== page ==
Alzheimer’s disease (AD) is a devastating brain illness that slowly robs older adults of their memory and independence. We currently have no cures or disease modifying therapies and only temporary and minimally effective treatments for certain symptoms. Biomarkers obtained from blood or other body fluids may provide key insights into the underlying pathobiology of AD, before the illness becomes evident. Biomarker analysis of the preclinical phase may inform us regarding the relevant pathobiology and thereby suggest novel therapies that might mitigate or prevent AD.
One of the major hurdles to biomarker research is the complexity of the clinical pathophysiology and by extension, the density of the data. It is clear that multiple levels of clinical, lifestyle, environmental, and biological information, over time, must be considered for accurate and early detection of preclinical (asymptomatic) AD. A multimodal “big data” analytic approach will be required to manage these mutually informative, but distinct datasets, in developing a better understanding of AD, and other human conditions.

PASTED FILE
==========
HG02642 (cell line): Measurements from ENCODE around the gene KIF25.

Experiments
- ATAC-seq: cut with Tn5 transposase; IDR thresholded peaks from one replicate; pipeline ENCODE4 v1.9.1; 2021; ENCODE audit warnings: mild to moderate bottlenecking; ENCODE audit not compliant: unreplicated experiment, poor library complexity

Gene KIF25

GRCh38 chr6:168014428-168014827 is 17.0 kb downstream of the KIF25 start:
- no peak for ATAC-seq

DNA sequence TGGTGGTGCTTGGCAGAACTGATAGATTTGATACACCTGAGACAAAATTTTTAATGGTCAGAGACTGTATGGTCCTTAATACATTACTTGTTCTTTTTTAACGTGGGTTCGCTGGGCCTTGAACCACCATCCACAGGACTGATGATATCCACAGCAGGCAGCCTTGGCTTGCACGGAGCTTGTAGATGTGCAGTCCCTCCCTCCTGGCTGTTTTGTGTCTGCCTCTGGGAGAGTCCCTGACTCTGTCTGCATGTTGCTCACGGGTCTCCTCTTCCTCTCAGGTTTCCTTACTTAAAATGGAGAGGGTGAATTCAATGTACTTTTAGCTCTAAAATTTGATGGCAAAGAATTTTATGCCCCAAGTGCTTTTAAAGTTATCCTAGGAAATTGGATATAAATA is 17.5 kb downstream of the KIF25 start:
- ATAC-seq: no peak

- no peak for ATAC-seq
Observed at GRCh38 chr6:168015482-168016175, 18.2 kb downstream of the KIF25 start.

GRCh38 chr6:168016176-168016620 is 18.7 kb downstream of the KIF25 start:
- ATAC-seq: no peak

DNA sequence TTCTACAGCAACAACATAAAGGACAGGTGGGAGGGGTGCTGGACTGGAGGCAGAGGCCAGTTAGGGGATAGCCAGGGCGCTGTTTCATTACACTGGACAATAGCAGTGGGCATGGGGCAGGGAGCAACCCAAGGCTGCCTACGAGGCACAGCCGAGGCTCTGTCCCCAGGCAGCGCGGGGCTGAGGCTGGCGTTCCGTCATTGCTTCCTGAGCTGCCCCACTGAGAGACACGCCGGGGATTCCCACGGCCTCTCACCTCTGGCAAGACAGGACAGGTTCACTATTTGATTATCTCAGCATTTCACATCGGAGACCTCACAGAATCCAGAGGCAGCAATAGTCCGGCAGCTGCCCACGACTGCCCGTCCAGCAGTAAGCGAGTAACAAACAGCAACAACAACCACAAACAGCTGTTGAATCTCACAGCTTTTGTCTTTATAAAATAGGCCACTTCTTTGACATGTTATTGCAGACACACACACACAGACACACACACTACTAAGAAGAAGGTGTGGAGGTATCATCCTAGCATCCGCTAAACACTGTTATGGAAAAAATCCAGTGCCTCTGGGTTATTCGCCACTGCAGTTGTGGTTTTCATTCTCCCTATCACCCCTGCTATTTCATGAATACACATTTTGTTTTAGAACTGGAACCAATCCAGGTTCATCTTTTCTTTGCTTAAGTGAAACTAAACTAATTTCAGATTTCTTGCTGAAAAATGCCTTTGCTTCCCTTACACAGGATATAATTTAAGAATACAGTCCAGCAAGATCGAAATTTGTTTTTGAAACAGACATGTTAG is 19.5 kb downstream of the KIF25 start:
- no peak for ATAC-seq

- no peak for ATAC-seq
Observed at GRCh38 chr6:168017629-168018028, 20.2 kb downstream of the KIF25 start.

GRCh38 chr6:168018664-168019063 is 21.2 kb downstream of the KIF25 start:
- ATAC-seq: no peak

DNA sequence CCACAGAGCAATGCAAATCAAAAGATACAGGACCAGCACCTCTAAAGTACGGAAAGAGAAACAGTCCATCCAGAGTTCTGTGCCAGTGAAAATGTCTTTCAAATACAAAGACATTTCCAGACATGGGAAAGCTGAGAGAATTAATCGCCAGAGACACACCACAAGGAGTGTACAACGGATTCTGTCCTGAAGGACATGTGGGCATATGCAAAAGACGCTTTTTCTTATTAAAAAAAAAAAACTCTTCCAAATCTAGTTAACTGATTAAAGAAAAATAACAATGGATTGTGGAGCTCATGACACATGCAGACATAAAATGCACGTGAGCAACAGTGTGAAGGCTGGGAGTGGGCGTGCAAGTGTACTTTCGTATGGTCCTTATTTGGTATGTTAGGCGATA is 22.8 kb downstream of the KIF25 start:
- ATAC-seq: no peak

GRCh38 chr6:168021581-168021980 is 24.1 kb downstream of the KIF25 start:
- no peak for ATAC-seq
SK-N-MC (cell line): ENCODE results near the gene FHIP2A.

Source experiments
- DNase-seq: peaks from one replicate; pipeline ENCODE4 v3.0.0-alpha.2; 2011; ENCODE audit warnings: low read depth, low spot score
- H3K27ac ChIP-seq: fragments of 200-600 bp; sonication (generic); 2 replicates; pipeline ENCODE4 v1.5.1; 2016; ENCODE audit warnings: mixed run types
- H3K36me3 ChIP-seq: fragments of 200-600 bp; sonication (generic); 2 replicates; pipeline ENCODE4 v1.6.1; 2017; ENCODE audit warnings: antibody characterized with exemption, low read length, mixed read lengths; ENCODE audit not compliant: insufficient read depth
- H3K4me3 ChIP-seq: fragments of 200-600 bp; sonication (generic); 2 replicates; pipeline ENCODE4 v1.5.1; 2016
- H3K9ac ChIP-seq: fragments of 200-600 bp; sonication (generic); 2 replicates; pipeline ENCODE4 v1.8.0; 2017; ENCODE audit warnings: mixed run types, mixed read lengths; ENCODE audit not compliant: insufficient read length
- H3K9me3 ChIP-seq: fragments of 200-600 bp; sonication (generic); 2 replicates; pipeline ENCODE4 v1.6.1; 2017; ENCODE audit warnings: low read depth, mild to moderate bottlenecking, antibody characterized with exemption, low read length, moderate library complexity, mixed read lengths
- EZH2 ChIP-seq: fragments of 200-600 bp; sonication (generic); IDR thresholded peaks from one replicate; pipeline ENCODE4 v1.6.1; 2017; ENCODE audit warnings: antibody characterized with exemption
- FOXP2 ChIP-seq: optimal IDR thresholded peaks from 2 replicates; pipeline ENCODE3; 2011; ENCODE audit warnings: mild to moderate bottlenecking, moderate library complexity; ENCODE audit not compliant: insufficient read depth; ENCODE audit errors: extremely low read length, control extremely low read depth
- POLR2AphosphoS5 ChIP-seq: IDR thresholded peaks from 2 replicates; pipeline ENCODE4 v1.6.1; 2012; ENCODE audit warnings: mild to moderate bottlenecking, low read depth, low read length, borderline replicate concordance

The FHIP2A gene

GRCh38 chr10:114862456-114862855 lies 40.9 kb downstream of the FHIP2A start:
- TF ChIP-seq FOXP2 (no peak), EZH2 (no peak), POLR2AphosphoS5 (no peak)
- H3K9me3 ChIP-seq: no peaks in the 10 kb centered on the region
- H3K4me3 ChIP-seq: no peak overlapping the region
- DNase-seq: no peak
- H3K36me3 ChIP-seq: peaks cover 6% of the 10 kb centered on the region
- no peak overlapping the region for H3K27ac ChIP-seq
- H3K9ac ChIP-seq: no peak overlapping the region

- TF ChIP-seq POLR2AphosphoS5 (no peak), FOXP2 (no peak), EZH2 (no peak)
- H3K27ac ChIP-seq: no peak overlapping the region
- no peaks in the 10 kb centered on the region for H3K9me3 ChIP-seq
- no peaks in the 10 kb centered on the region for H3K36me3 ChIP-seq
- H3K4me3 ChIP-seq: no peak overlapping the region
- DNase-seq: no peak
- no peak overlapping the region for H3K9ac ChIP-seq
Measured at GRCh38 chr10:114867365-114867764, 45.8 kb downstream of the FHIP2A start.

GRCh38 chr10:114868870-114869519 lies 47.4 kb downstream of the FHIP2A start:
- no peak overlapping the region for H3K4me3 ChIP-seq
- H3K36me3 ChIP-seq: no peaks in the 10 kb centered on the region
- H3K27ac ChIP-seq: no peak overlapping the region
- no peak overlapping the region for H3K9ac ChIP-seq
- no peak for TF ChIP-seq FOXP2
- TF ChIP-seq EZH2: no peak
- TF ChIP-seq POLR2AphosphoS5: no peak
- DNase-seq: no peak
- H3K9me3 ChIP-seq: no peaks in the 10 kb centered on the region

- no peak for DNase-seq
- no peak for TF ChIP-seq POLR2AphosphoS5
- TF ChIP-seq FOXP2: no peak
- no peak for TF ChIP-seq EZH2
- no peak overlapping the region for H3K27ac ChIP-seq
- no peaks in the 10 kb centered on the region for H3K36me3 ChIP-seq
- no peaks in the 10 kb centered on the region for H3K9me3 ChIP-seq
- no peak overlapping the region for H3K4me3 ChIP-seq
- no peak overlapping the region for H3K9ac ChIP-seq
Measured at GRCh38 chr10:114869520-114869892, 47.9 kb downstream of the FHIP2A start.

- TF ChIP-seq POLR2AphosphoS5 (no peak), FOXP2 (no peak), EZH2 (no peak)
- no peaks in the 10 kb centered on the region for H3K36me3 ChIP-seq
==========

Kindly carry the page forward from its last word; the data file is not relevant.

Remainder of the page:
In this talk, Drs. Fiandaca and Mapstone will describe their work in preclinical AD biomarker development. They will give an overview of their recent findings related to metabolomic markers of AD and present the potential for integration of other relevant –omics, including proteomics, transcriptomics, genomics, and epigenomics for enhanced understanding of the underlying pathobiology. They will also present work on metabolomics of successful cognitive aging which will be important when considering approaches to primary prevention of AD. This talk hopes to present the unique opportunities and challenges associated with complex multidimensional datasets and the growing need for big data analytic approaches in medicine.